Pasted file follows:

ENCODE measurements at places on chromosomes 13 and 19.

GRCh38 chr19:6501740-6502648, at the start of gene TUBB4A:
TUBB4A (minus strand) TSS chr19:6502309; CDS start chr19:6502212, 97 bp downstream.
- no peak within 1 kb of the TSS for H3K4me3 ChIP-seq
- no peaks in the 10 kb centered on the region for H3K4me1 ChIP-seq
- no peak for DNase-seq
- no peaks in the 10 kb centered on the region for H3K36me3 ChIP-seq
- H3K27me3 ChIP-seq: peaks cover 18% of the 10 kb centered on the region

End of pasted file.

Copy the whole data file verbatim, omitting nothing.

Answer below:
ENCODE measurements at places on chromosomes 13 and 19.

GRCh38 chr19:6501740-6502648, at the start of gene TUBB4A:
TUBB4A (minus strand) TSS chr19:6502309; CDS start chr19:6502212, 97 bp downstream.
- no peak within 1 kb of the TSS for H3K4me3 ChIP-seq
- no peaks in the 10 kb centered on the region for H3K4me1 ChIP-seq
- no peak for DNase-seq
- no peaks in the 10 kb centered on the region for H3K36me3 ChIP-seq
- H3K27me3 ChIP-seq: peaks cover 18% of the 10 kb centered on the region